This article will show how to set the maximum time a test can run. It is helpful for cases where you want to test if a method does not run too long.
Junit 5 Timeout examples
You can use the
@Timeout annotation if you are using Junit5. The annotation takes a Long as default, which is the number of seconds a test may take. However, it is also possible to pass a unit of time to the
@Timeout annotation; this makes it clear to the reader how long a test is allowed to run.
In the following example, you can see both ways of using the
Setting a timeout for every test inside a class
When you apply the
@Timeout annotation at the class level, the timeout will be set for every test inside the class.
You can also use Assertions to ensure a method runs within a time limit. In the following example, we use
This method has a parameter for the Duration and a Lambda, which has to finish within the given duration.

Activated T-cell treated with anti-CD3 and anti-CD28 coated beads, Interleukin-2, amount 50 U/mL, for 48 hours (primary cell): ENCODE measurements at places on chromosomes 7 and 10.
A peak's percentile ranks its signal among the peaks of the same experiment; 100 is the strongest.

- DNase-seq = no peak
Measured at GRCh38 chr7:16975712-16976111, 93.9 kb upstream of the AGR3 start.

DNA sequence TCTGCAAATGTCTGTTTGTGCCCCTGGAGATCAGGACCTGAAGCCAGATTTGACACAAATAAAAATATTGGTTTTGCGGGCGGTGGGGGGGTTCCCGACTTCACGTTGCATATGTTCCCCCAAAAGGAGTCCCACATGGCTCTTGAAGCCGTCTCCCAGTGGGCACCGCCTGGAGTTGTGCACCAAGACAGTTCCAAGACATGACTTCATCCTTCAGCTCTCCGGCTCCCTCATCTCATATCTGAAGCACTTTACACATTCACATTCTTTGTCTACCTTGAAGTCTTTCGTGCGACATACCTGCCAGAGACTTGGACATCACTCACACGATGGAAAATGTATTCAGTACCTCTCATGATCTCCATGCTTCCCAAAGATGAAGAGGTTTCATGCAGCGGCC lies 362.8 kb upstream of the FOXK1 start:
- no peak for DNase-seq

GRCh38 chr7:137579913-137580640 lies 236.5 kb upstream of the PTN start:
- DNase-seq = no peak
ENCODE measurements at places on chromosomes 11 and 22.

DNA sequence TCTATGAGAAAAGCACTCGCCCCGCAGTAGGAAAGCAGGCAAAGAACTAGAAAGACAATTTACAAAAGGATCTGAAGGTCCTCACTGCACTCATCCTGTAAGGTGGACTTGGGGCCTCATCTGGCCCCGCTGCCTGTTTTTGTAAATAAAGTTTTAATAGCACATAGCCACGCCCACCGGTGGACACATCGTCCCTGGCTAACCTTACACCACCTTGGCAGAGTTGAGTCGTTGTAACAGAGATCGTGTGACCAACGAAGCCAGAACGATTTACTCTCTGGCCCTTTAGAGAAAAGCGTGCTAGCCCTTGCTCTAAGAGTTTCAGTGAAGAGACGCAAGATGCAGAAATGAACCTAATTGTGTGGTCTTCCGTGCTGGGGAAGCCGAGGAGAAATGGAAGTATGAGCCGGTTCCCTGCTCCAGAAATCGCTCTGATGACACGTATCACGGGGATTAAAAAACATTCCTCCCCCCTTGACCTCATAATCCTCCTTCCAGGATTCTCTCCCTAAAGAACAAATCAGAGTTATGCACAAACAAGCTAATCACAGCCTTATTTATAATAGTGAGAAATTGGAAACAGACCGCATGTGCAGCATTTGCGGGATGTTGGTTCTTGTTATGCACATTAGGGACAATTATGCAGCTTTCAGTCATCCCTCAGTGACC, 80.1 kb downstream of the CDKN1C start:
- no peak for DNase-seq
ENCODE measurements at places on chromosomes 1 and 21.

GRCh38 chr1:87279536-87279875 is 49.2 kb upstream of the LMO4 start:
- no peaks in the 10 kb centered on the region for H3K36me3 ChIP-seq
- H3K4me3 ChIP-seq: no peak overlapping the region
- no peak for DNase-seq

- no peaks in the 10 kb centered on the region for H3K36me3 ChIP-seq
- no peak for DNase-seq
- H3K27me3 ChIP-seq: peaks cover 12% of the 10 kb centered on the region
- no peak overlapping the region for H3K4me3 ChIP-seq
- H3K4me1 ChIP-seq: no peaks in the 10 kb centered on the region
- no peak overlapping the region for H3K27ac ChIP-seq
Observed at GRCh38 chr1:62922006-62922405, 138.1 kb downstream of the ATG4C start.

Junit 4 Timeout examples
If you are using Junit 4, you can't use the
@Timeout annotation, but there are other ways to set the timeout on a test method.
Using the @Test annotation
With Junit 4, you pass the number of milliseconds a test can run directly to the
In the following example, the test will timeout after 10 milliseconds.
Using a Rule
If you want to apply a timeout to all your tests in a class, you can use a
@Rule. In the following example, we set a timeout
of 20 milliseconds for each test inside the class.
@Test(timeout = 10) timeout value inside the annotations will be ignored when used with an
@Rule. Instead, the timeout from the @Rule will be used.
In the article, we saw how we could set a timeout on a test and at the class level. We did this for JUnit 5 and 4.
More about testing in Java: